Biologist and photographer Matthew Potenski is the Grand Prize winner of SeaWeb's Marine Photobank and Project AWARE Foundation second annual Ocean in Focus conservation photography contest. A shark lover since childhood, Potenski has been a shark biologist for much of the past 10 years. He also has worked with the Bimini Biological Field Station Sharklab in the Bahamas to encourage government officials to declare the local habitat for juvenile lemon sharks a marine protected area, which they did in December 2008.
While researching southern stingrays in Grand Cayman in 2003, Potenski forayed into underwater photography and became hooked. He now interweaves his passions, science and photography, to understand both the function and beauty of the underwater world and its inhabitants and to reveal his findings in ways that will inspire others to conserve the marine environment.
Seaweb: Congratulations on winning the grand prize of the second annual Ocean in Focus conservation photography contest. Why did you choose to submit this particular image?
Matthew Potenski: That image is very close to my heart. There's a little area off of the south island, right next to the Sharklab basically, which is kind of an interior bay. I had a National Geographic author visiting to research an upcoming book, and I took him into this bay to show them some healthy mangroves, instead we found a large backhoe was building a sandspit. To date, no one has been able to locate permits for this work. They were digging up the area and filling sand in. Furthermore, the work was being done without sediment traps, and during falling tides large plumes of sandy water were spilling out to choke the seagrass flats near it. In a matter of days they cut most of this bay off, and that was a very important shark habitat. The declaration of a marine protected area in North Bimini was a great victory for the environment and the sharks, and to turn around in the middle of that success and find this construction in our "backyard" was extremely frustrating.
I had my camera with me and as I walked in there I saw this one mangrove shoot that was right in the line of where this sandspit was coming out. It was right on the chopping block, on death row so to speak. Just to get a shot like that—this is an area I love and these are the mangroves that we studied that the sharks use extensively for habitat, and that one is basically doomed. Emotionally, it was pretty saddening, but the opportunity was there to take a picture that said something about it. I was determined to see that this mangrove didn't die in vain, and to use its image to serve as an example of coastal habitat destruction I could expose to a larger audience.
S: In the bigger picture, what does that solitary mangrove shoot represent?
MP: Mangroves are a very important habitat for juvenile finfish and juvenile invertebrates, and that shoot is at risk of being taken out before it has a chance to spread out and grow and become the magnificent structure that it could be. In a more metaphorical sense, the mangrove represents the fragility of nature and illustrates the power humans have to either protect or destroy the natural world.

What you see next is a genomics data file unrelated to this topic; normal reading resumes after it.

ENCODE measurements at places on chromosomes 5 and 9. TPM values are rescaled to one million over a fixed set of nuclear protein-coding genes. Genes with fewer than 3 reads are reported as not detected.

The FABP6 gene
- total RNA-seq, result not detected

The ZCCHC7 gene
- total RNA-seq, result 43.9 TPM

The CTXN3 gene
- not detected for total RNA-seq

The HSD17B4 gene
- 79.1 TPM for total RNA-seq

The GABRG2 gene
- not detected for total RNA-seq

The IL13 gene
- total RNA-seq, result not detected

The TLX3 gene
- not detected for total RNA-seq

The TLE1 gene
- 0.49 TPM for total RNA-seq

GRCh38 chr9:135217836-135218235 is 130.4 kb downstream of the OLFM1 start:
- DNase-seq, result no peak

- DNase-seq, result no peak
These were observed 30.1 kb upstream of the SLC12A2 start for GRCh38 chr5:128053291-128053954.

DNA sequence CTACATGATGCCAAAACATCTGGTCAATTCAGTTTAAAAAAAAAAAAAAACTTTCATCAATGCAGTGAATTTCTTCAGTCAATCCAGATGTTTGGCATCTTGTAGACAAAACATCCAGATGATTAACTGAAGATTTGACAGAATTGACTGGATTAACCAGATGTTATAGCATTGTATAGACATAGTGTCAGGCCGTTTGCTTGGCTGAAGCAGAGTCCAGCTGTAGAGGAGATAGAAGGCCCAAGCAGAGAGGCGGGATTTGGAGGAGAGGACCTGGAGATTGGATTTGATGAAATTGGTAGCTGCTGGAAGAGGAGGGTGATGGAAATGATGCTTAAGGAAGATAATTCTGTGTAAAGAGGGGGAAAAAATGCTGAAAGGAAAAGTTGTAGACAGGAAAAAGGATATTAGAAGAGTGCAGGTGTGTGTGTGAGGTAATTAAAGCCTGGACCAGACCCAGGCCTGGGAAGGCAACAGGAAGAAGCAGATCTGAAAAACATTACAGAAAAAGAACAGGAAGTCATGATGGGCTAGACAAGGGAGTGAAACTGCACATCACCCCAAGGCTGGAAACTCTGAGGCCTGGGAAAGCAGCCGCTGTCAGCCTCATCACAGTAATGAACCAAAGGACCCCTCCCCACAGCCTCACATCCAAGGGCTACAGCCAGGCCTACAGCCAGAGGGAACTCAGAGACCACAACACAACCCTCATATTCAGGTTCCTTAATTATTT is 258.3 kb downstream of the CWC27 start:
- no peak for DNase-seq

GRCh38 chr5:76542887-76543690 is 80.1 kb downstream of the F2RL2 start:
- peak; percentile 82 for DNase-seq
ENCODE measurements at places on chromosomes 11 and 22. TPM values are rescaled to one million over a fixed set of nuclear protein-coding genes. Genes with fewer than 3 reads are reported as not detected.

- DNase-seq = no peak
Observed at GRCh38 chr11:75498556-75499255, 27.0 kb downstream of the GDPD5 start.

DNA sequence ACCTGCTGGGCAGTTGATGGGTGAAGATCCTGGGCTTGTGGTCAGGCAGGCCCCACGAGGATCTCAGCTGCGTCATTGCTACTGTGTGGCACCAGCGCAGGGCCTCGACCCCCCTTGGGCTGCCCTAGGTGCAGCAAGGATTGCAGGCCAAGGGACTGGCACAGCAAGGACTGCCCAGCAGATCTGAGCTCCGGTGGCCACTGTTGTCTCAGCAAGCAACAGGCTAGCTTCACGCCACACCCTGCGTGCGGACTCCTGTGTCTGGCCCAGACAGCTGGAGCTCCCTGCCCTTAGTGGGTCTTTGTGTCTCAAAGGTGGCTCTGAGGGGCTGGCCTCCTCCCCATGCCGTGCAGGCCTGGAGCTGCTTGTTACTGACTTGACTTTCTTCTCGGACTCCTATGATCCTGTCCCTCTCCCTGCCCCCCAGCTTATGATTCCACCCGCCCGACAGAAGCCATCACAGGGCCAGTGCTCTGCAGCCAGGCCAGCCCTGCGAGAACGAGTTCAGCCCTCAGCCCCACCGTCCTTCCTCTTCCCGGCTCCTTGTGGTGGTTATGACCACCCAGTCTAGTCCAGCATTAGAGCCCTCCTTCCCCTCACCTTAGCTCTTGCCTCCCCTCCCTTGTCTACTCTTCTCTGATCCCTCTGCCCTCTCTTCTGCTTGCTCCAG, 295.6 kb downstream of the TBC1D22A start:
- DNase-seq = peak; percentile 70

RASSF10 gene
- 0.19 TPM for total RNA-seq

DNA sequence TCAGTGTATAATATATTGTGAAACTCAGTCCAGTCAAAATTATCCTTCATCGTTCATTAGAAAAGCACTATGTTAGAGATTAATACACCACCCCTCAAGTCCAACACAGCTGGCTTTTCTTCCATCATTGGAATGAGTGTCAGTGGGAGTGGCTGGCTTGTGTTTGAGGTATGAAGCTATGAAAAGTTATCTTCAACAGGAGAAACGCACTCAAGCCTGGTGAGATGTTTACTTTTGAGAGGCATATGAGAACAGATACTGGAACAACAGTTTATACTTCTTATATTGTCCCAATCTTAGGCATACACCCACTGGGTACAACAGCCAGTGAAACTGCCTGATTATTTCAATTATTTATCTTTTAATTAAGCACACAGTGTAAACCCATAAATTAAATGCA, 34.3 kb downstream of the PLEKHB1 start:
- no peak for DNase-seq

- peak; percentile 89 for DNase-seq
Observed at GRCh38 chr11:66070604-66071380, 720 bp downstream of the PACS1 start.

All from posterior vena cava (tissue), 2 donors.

S: Did you know immediately that you had taken a great image?
MP: The main reason I took it was to use it when contacting officials in the Bahamas to show them what was going on. Later on, it became an opportunity to take it to a broader audience with this photo contest. When I take a photo, I try to take it so that it has a visual punch, and I tried to take that photo as I thought it would have the most impact. Emphasizing the mangrove shoot in the foreground, with the backhoe looming ominously in the background give this image a tragic, and yet defiant, tone.
S: As a marine and wildlife photographer, what are you looking for when you line up a shot? Do you plan out an image beforehand, anticipating it will have a strong conservation message, or does that characteristic develop organically?
MP: A lot of it is being at the right place at the right time. For my shot, I didn't even know that this development was going on in the area, so I kind of just walked into it. But with more experience, you get a better sense of when that "right time" will be. And being there in that environment, there’s a hundred ways I could have taken that shot. Overall, I'd say there's a bit of both elements. You have to be there when something interesting is happening, but then you also have to have the technical and the artistic skills to capture it in a meaningful way.
S: How do you think nature and wildlife photography contributes to conservation?
MP: The biggest problem is that people don't know what's going on out in the ocean half the time. It's not right up in their faces; it is miles and miles away in the middle of the blue sea. So what you have to do is take those issues, get pictures of them and bring them to people so they can see it and start to understand it. ... I think photography is a very powerful tool for doing that.
S: What message do you want to convey to other photographers about the importance of conservation photography?
MP: The biggest thing is to always have your camera with you and to always keep shooting. You never know when you're going to see something amazing, especially when it comes to the ocean. That's part of the reason I love doing the marine biology: Every day you head out on a boat, you don't know what you're going to see. Most days you don't really see anything spectacular, but every now and then you run into that one spectacular thing, and as long as you're prepared to capture it, you'll be very successful.
S: What’s been the most gratifying part of being a photographer?
MP: The ability to have a photograph that accomplishes something and makes people look and think about one of these issues. ... It's not just an image; it's telling a story that may inspire people to act and make positive change.
© 2006 Marine Photobank